# plot

0th

Percentile

##### Plot effect estimates of boosting models

Plot coefficient plots for glmboost models and partial effect plots for all other mboost models.

Keywords
methods
##### Usage
# S3 method for glmboost
plot(x, main = deparse(x$call), col = NULL, off2int = FALSE, ...)# S3 method for mboost plot(x, which = NULL, newdata = NULL, type = "b", rug = TRUE, rugcol = "black", ylim = NULL, xlab = NULL, ylab = expression(f[partial]), add = FALSE, ...)# S3 method for mboost lines(x, which = NULL, type = "l", rug = FALSE, ...) ##### Arguments x object of class glmboost or an object inheriting from mboost for plotting. main a title for the plot. col (a vector of) colors for plotting the lines representing the coefficient paths. off2int logical indicating whether the offset should be added to the intercept (if there is any) or if the offset is neglected for plotting (default). which a subset of base-learners used for plotting. If which is given (as an integer vector or characters corresponding to base-learners) only the corresponding partial effect plots are depicted. Per default all selected base-learners are plotted. newdata optionally, a data frame in which to look for variables with which to make predictions that are then plotted. This is especially useful if the data that was used to fit the model shows some larger gaps as effect plots are linearly interpolated between observations. For an example using newdata see below. type character string giving the type of plot desired. Per default, points and lines are plotted ("b"). Other useful options are points ("p") or lines ("l"). See plot.default for details. rug logical. Should a rug be added to the x-axis? rugcol color for the rug. ylim the y limits of the plot. xlab a label for the x axis. ylab a label for the y axis. add logical. Should the plot be added to the previous plot? Additional arguments to the plot functions. E.g. one can specify the x limits xlim or the color of the plot using col. ##### Details The coefficient paths for glmboost models show how the coefficient estimates evolve with increasing mstop. Each line represents one parameter estimate. Parameter estimates are only depicted when they they are selected at any time in the boosting model. Parameters that are not selected are droped from the figure (see example). Models specified with gamboost or mboost are plotted as partial effects. Only the effect of the current bossting iteration is depicted instead of the coefficient paths as for linear models. The function lines is just a wrapper to plot(… , add = TRUE) where per default the effect is plotted as line and the rug is set to FALSE. Spatial effects can be also plotted using the function plot for mboost models (using lattice graphics). More complex effects reuquire manual plotting: One needs to predict the effects on a disired grid and plot the effect estimates. ##### Value A plot of the fitted model. ##### References Benjamin Hofner, Andreas Mayr, Nikolay Robinzonov and Matthias Schmid (2014). Model-based Boosting in R: A Hands-on Tutorial Using the R Package mboost. Computational Statistics, 29, 3--35. http://dx.doi.org/10.1007/s00180-012-0382-5 ##### See Also mboost_methods for further methods. ##### Aliases • plot • plot.glmboost • plot.mboost • lines.mboost ##### Examples # NOT RUN { ### a simple example: cars data with one random variable set.seed(1234) cars$z <- rnorm(50)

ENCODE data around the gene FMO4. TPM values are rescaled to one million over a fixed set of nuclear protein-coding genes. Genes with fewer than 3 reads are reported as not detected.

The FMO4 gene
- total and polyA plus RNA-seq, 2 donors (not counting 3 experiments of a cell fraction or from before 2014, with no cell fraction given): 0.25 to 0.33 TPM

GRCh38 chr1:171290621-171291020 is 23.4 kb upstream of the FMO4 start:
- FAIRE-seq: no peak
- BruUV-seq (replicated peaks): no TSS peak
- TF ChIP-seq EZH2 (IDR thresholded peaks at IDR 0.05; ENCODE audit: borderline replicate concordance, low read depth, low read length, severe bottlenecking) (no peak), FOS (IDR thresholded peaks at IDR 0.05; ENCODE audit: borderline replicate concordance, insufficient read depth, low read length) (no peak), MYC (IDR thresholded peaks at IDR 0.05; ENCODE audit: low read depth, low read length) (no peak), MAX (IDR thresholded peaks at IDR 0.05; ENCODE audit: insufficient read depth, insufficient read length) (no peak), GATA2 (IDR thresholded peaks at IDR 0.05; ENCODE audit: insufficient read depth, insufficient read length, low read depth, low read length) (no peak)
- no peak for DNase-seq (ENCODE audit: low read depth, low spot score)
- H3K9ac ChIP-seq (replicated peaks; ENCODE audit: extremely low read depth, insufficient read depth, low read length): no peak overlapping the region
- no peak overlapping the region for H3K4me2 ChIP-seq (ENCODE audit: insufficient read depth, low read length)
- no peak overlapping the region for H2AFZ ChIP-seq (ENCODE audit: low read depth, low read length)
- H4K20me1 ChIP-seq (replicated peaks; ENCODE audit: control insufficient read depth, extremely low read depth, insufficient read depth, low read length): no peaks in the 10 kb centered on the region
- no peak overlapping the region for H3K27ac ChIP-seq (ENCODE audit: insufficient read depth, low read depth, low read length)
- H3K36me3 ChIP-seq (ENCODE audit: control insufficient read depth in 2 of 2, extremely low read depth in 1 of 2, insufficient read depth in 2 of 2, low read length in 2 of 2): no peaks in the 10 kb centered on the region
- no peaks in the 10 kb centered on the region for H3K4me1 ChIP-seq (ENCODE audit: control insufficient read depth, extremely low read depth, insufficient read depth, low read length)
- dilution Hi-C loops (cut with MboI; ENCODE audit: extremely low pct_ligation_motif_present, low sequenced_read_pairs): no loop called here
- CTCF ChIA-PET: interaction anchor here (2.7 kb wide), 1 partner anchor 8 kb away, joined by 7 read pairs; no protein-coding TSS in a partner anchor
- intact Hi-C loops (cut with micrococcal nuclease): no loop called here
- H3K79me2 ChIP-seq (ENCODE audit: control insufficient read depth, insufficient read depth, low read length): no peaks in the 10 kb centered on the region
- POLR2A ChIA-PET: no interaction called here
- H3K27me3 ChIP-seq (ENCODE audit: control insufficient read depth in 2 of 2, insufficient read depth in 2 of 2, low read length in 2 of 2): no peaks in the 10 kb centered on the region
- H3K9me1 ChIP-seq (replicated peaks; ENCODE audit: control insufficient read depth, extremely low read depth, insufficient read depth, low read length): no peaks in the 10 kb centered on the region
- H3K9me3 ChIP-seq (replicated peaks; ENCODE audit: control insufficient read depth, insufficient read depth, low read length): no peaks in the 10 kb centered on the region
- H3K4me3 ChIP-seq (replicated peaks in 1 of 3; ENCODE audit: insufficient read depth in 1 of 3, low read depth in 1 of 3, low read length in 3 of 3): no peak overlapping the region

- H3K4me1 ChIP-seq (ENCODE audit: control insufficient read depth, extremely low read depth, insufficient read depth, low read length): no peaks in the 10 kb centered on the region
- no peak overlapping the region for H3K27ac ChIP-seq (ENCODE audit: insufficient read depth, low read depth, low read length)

########################################
## Plot linear models
########################################

## fit a linear model
cars.lm <- glmboost(dist ~ speed + z, data = cars)

## plot coefficient paths of glmboost
par(mfrow = c(3, 1), mar = c(4, 4, 4, 8))
plot(cars.lm,
main = "Coefficient paths (offset not included)")
plot(cars.lm, off2int = TRUE,
main = "Coefficient paths (offset included in intercept)")

## plot coefficient paths only for the first 15 steps,
## i.e., bevore z is selected
mstop(cars.lm) <- 15
plot(cars.lm, off2int = TRUE, main = "z is not yet selected")

########################################
########################################

cars.gam <- gamboost(dist ~ speed + z, data = cars)

## plot effects
par(mfrow = c(1, 2), mar = c(4, 4, 0.1, 0.1))
plot(cars.gam)

## use same y-lims
plot(cars.gam, ylim = c(-50, 50))

## plot only the effect of speed
plot(cars.gam, which = "speed")
## as partial matching is used we could also use
plot(cars.gam, which = "sp")

########################################
## More complex plots
########################################

## Let us use more boosting iterations and compare the effects.

## We change the plot type and plot both effects in one figure:
par(mfrow = c(1, 1), mar = c(4, 4, 4, 0.1))
mstop(cars.gam) <- 100
plot(cars.gam, which = 1, col = "red", type = "l", rug = FALSE,
main = "Compare effect for various models")

## Now the same model with 1000 iterations
mstop(cars.gam) <- 1000
lines(cars.gam, which = 1, col = "grey", lty = "dotted")

## There are some gaps in the data. Use newdata to get a smoother curve:
newdata <- data.frame(speed = seq(min(cars$speed), max(cars$speed),
length = 200))
lines(cars.gam, which = 1, col = "grey", lty = "dashed",
newdata = newdata)

## The model with 1000 steps seems to overfit the data.
## Usually one should use e.g. cross-validation to tune the model.

## Finally we refit the model using linear effects as comparison
cars.glm <- gamboost(dist ~ speed + z, baselearner = bols, data = cars)
lines(cars.glm, which = 1, col = "black")
## We see that all effects are more or less linear.